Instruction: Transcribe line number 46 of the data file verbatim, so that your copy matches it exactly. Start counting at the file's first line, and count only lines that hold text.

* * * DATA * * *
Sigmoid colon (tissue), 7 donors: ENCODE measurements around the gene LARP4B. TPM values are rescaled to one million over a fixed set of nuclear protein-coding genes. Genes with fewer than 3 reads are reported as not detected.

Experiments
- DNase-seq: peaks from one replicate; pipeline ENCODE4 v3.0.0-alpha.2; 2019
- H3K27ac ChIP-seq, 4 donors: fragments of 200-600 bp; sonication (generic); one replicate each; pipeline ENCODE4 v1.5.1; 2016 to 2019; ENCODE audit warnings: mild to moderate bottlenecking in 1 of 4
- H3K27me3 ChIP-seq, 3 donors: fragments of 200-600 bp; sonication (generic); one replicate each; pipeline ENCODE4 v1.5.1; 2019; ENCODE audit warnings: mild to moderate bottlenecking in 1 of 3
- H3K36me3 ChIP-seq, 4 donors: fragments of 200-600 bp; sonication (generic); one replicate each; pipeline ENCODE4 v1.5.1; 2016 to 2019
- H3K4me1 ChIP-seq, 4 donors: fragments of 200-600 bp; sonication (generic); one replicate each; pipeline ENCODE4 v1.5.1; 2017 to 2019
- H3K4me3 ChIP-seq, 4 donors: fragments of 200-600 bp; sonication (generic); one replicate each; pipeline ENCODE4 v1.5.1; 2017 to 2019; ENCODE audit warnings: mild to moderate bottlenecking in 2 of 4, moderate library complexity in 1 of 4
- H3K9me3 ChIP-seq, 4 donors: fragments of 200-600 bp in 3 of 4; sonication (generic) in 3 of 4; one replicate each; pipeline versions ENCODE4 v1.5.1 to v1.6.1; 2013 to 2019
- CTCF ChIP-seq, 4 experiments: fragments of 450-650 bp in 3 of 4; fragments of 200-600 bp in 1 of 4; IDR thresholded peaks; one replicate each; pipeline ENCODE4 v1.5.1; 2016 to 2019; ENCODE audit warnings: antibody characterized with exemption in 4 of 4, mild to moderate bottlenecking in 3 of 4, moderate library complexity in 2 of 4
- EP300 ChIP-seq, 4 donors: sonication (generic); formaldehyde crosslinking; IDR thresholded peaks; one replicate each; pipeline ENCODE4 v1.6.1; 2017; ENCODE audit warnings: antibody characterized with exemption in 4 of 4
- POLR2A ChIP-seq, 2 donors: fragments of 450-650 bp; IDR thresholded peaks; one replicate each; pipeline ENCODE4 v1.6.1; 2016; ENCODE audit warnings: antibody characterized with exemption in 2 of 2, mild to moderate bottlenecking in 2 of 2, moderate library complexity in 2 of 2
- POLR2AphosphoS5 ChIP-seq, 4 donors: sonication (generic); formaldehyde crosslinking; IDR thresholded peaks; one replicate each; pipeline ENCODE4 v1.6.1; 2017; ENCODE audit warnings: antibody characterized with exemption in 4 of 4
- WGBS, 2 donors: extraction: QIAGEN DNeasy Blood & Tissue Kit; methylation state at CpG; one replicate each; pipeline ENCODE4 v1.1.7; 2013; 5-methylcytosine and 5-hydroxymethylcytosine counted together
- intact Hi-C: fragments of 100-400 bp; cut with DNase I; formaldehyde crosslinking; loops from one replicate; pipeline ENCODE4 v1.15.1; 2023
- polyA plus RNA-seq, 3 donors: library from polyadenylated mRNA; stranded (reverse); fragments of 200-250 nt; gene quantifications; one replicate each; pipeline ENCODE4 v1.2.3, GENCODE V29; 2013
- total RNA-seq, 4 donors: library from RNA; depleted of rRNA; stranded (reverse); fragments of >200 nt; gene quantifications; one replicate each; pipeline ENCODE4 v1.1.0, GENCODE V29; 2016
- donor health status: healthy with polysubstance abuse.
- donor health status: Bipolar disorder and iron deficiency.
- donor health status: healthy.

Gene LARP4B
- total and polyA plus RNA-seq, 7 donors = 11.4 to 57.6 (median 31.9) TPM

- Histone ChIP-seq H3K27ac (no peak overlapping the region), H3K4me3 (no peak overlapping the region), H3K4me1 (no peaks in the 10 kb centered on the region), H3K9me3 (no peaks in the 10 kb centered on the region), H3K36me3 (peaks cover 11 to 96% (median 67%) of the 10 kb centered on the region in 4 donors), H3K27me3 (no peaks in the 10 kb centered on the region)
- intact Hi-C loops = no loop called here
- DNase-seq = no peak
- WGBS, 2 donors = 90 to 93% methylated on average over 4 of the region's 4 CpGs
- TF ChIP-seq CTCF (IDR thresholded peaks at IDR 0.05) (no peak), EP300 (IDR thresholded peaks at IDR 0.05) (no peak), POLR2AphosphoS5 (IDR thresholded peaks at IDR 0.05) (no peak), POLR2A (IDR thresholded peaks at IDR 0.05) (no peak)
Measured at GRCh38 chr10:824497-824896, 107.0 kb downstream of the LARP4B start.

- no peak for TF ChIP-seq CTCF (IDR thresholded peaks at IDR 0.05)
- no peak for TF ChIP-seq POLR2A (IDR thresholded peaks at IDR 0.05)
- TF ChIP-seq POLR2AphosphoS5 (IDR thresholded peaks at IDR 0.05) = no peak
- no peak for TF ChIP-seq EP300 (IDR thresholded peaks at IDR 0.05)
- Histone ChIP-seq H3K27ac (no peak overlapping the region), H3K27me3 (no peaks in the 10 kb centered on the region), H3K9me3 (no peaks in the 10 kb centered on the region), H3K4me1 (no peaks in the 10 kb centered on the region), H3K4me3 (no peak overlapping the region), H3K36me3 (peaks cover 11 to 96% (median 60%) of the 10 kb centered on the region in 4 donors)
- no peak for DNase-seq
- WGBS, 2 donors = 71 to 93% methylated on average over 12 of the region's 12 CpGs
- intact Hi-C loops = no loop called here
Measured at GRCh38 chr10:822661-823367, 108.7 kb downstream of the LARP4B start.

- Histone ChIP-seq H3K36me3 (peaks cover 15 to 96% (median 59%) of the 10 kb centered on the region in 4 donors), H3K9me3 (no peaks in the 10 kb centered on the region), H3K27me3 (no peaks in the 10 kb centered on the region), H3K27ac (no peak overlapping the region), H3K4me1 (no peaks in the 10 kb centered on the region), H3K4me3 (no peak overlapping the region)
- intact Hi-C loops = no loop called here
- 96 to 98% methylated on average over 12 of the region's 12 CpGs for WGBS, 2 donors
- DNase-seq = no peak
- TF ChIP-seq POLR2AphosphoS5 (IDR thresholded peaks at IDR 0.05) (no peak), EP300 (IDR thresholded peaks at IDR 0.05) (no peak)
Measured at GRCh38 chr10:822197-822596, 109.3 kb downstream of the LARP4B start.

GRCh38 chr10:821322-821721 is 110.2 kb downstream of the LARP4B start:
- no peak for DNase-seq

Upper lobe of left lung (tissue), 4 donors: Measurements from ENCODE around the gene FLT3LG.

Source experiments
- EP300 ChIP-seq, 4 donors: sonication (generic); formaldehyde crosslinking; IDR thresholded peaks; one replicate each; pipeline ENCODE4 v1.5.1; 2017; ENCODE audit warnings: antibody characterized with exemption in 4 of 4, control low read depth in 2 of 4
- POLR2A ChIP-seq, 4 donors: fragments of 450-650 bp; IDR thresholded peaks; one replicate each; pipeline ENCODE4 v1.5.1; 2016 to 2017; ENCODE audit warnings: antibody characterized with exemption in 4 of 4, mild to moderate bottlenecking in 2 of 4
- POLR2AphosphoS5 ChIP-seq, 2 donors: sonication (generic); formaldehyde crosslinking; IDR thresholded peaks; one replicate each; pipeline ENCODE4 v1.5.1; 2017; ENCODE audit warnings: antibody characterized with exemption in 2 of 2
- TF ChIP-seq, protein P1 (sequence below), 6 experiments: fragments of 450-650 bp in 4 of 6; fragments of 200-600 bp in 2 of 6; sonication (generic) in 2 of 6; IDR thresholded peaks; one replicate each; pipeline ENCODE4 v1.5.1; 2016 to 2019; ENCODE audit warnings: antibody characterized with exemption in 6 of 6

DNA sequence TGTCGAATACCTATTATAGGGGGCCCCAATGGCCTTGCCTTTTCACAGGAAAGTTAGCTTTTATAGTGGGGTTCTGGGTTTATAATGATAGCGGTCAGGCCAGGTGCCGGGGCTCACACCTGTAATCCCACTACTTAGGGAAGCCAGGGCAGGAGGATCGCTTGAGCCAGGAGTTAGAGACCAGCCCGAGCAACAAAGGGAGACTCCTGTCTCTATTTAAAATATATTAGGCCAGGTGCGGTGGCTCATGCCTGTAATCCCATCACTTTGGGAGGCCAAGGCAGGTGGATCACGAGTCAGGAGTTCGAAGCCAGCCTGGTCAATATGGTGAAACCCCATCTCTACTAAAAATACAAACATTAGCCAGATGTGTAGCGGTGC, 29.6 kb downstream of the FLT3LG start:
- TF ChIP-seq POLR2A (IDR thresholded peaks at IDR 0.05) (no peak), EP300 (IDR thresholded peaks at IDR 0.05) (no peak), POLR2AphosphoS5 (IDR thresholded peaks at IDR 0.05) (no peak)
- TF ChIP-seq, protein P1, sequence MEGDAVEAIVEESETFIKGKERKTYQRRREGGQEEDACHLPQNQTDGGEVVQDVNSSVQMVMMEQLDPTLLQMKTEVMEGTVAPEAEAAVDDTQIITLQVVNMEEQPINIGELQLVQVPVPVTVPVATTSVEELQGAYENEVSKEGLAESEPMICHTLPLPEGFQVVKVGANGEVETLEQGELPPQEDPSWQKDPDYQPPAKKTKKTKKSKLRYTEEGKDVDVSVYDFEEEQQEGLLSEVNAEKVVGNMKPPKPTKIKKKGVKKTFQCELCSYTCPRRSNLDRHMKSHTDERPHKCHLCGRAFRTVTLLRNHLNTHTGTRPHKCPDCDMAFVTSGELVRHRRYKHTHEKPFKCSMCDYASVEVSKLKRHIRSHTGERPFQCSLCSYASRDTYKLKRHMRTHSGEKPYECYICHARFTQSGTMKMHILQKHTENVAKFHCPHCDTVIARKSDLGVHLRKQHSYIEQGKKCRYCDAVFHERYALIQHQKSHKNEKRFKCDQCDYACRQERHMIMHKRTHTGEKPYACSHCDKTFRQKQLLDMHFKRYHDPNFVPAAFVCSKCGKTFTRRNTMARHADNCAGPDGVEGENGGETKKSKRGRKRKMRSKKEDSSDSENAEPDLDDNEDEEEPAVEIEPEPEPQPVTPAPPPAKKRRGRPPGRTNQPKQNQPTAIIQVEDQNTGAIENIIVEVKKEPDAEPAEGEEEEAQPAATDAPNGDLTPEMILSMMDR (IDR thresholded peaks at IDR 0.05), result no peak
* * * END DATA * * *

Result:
Upper lobe of left lung (tissue), 4 donors: Measurements from ENCODE around the gene FLT3LG.